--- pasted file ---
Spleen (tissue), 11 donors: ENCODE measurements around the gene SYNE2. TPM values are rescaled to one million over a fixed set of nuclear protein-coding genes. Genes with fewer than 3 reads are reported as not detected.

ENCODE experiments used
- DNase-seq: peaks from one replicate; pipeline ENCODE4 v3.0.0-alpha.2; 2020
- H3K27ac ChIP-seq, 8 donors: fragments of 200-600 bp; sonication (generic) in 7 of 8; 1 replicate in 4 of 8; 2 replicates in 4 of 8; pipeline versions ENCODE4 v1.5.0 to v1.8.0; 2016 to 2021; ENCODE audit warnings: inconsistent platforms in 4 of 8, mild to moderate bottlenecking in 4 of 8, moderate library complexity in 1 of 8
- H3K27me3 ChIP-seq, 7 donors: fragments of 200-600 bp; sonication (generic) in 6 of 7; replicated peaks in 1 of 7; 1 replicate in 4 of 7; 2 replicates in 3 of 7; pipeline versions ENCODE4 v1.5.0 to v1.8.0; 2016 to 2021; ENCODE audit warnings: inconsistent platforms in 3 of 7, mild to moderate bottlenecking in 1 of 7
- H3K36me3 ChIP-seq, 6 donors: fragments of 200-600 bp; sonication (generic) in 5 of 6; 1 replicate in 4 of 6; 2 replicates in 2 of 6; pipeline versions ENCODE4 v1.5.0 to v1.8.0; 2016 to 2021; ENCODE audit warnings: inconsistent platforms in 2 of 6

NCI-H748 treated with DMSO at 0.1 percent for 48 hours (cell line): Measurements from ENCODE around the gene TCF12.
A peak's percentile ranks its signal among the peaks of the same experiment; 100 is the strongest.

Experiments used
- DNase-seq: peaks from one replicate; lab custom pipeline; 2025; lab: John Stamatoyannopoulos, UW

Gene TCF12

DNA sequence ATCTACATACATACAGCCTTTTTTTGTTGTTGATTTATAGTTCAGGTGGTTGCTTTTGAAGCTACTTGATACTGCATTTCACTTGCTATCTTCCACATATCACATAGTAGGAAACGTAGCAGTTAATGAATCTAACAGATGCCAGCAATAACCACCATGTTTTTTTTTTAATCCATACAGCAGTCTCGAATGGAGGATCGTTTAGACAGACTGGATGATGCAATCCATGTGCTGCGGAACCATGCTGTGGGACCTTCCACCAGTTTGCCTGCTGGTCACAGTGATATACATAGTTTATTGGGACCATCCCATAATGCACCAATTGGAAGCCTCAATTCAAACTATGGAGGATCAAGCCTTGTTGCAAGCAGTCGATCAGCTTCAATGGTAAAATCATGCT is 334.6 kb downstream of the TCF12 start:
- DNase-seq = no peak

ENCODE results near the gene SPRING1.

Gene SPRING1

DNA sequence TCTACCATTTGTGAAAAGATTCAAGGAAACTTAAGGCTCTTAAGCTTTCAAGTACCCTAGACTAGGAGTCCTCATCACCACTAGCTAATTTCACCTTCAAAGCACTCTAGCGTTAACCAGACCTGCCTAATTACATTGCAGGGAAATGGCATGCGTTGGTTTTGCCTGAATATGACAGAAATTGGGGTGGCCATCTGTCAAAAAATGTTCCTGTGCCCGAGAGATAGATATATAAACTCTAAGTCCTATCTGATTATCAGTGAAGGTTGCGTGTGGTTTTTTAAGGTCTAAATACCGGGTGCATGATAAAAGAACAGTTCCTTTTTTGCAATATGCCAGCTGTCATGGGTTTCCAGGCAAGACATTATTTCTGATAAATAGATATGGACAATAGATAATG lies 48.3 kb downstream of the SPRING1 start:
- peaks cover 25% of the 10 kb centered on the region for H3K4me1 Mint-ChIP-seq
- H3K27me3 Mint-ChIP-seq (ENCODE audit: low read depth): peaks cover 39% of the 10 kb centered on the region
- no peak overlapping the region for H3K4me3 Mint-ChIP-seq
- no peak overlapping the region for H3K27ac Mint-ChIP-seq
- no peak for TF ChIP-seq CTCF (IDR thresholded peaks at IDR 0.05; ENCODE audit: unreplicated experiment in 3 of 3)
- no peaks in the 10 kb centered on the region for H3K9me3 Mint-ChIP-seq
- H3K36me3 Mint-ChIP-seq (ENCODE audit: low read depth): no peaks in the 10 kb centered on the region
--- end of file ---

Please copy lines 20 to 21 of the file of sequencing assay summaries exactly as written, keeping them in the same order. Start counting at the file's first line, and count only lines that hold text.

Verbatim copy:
- no peak overlapping the region for H3K27ac Mint-ChIP-seq
- no peak for TF ChIP-seq CTCF (IDR thresholded peaks at IDR 0.05; ENCODE audit: unreplicated experiment in 3 of 3)